Keywords:  GABA; chloride; circadian clock network; coupling; mouse; neuroscience; suprachiasmatic nucleus; synchronization
  5. ACM BCB. 2019 Sep;2019 5-14
      Circadian rhythms are 24-hour biological cycles that control daily molecular rhythms in many organisms. The cellular elements that fall under the regulation of the clock are often studied through the use of omics-scale data sets gathered over time to determine how circadian regulation impacts cellular physiology. Previously, we created the ECHO (Extended Circadian Harmonic Oscillator) tool to identify rhythms in these data sets. Using ECHO, we found that circadian oscillations widely undergo a change in amplitude over time and that these amplitude changes have a biological function in the cell. However, ECHO does not align gene ontologies with the identified oscillating genes to give functional context. Thus, we created ENCORE (ECHO Native Circadian Ontological Rhythmicity Explorer), a novel visualization tool which combines the disparate databases of Gene Ontologies, protein-protein interactions, and auxiliary information to uncover the meaning of circadianly-regulated genes. This freely-available tool performs automatic enrichment and creates publication-worthy visualizations which we used to extend previously-gathered data on circadian regulation of physiology from published omics-scale studies in three circadian model organisms: mouse, fruit fly, and Neurospora crassa.
    Keywords:  circadian rhythms; gene enrichment; gene expression; protein-protein interaction networks; proteomics; transcriptomics; visualizations
  6. Curr Biol. 2019 Nov 18. pii: S0960-9822(19)31252-7. [Epub ahead of print]29(22): R1176-R1178
      Circadian clocks are time-measuring devices found in a majority of organisms synchronizing their behavior and metabolism with the day-light cycle. What happens in extreme latitudes, where the environmental conditions can be harsh at any time of day?
  7. Nat Metab. 2019 Nov;1(11): 1059-1073
      Dietary restriction (DR) during adulthood can greatly extend lifespan and improve metabolic health in diverse species. However, whether DR in mammals is still effective when applied for the first time at old age remains elusive. Here, we report results of a late-life DR switch experiment employing 800 mice, in which 24 months old female mice were switched from ad libitum (AL) to DR or vice versa. Strikingly, the switch from DR-to-AL acutely increases mortality, whereas the switch from AL-to-DR causes only a weak and gradual increase in survival, suggesting a memory of earlier nutrition. RNA-seq profiling in liver, brown (BAT) and white adipose tissue (WAT) demonstrate a largely refractory transcriptional and metabolic response to DR after AL feeding in fat tissue, particularly in WAT, and a proinflammatory signature in aged preadipocytes, which is prevented by chronic DR feeding. Our results provide evidence for a nutritional memory as a limiting factor for DR-induced longevity and metabolic remodeling of WAT in mammals.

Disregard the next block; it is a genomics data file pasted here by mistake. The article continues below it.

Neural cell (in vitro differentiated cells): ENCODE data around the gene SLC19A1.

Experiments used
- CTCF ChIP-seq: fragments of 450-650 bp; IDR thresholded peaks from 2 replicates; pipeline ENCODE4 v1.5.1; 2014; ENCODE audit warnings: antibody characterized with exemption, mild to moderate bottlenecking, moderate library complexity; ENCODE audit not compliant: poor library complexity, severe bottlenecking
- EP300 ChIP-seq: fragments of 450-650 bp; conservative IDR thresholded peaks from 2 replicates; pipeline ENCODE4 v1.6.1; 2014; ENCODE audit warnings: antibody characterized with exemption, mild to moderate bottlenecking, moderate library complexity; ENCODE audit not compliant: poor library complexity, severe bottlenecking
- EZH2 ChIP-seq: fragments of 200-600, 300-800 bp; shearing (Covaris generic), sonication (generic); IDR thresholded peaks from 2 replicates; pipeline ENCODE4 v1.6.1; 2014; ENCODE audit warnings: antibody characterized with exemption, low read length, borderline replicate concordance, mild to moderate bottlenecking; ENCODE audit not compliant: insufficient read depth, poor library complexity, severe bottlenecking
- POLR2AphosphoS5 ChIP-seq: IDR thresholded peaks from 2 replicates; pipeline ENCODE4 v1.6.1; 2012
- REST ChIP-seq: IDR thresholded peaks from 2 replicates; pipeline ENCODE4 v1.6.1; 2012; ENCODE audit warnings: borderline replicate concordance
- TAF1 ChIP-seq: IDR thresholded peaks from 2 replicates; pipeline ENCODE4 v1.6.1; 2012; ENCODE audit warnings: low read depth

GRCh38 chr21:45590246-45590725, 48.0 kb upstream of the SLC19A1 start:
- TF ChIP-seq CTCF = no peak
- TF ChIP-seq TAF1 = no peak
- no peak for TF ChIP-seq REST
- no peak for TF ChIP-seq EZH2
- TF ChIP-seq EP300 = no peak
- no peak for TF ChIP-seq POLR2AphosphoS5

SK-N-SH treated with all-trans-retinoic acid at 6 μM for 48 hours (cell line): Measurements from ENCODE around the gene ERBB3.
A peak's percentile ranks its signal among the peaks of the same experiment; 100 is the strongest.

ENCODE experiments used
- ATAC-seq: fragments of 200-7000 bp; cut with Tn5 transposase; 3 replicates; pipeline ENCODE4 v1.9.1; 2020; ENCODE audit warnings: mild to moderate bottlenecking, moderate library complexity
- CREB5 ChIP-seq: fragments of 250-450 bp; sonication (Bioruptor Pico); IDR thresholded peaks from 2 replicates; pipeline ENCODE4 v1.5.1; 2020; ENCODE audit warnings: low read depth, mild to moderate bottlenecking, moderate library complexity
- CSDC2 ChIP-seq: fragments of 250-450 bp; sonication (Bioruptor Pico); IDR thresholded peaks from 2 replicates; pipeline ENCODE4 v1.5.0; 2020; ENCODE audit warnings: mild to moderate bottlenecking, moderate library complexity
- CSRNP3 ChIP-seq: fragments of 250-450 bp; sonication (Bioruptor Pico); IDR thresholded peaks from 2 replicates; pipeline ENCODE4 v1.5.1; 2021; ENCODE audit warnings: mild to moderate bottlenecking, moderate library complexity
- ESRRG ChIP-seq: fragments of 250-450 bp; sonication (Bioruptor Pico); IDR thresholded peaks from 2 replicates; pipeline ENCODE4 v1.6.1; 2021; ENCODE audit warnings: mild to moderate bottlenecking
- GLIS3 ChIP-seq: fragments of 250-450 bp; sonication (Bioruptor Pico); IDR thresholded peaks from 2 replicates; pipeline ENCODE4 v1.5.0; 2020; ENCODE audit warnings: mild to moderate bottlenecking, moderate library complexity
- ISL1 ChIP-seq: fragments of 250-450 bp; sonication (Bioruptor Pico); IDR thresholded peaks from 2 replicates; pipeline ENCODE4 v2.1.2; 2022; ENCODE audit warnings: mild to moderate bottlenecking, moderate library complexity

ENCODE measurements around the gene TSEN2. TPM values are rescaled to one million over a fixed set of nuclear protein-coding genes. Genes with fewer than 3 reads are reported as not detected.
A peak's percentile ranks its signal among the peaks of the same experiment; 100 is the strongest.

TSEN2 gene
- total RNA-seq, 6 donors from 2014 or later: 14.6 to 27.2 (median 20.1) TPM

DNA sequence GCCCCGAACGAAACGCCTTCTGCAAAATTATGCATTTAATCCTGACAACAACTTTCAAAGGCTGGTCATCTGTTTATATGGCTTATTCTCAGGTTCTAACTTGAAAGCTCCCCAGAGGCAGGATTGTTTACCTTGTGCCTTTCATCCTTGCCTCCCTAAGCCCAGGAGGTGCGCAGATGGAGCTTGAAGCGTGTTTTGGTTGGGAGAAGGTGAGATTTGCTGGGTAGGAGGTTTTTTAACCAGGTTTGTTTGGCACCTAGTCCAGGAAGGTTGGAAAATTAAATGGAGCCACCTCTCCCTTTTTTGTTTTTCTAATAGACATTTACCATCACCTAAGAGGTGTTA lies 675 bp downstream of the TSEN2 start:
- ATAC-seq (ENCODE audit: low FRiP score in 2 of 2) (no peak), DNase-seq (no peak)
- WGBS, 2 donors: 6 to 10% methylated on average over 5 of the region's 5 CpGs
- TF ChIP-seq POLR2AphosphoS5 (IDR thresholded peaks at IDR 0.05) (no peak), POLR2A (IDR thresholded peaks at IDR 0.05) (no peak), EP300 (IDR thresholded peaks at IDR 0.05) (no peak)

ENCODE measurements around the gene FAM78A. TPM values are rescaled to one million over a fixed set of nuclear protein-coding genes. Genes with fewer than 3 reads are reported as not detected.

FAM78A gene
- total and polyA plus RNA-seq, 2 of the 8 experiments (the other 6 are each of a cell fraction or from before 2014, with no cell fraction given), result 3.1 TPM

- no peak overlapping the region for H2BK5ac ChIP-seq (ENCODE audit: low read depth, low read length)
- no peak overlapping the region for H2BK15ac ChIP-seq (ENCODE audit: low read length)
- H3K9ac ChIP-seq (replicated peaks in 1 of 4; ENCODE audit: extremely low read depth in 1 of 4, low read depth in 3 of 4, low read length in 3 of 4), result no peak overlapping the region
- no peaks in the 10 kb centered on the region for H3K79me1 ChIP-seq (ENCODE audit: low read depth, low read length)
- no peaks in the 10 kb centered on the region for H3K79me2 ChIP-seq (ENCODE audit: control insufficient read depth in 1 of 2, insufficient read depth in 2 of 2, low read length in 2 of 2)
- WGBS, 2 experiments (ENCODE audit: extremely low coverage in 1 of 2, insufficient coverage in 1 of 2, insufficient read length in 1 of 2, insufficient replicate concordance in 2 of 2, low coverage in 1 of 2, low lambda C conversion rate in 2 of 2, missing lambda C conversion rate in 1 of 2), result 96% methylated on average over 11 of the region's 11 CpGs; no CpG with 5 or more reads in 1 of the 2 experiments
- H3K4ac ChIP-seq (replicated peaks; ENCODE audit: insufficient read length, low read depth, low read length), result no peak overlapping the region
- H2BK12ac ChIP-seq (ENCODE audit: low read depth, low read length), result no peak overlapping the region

8. Diabetes. 2019 Nov 22. pii: db190606. [Epub ahead of print]
      Night shift work, behavioral rhythms, and the common MTNR1B risk single nucleotide polymorphism (SNP), rs10830963, associate with type 2 diabetes, however, whether they exert joint effects to exacerbate type 2 diabetes risk is unknown. Among employed participants of European ancestry in the UK Biobank (N=189,488), we aimed to test the cross-sectional independent associations and joint interactions of these risk factors on odds of type 2 diabetes (n=5,042 cases) and HbA1c levels (n=175,156). Current shift work, definite morning or evening preference, and MTNR1B rs10830963 risk-allele associate with type 2 diabetes and HbA1c levels. The effect of rs10830963 was not modified by shift work schedules. While marginal evidence of interaction between self-reported morningness-eveningness preference and rs10830963 was seen on risk of type 2 diabetes, this interaction did not persist when analysis was expanded to include all participants regardless of employment status and when using accelerometer-derived sleep-midpoint as an objective measure of morningness-eveningness preference. Our findings suggest that the MTNR1B risk-allele carriers may not have greater vulnerability to shift work or morningness-eveningness preference.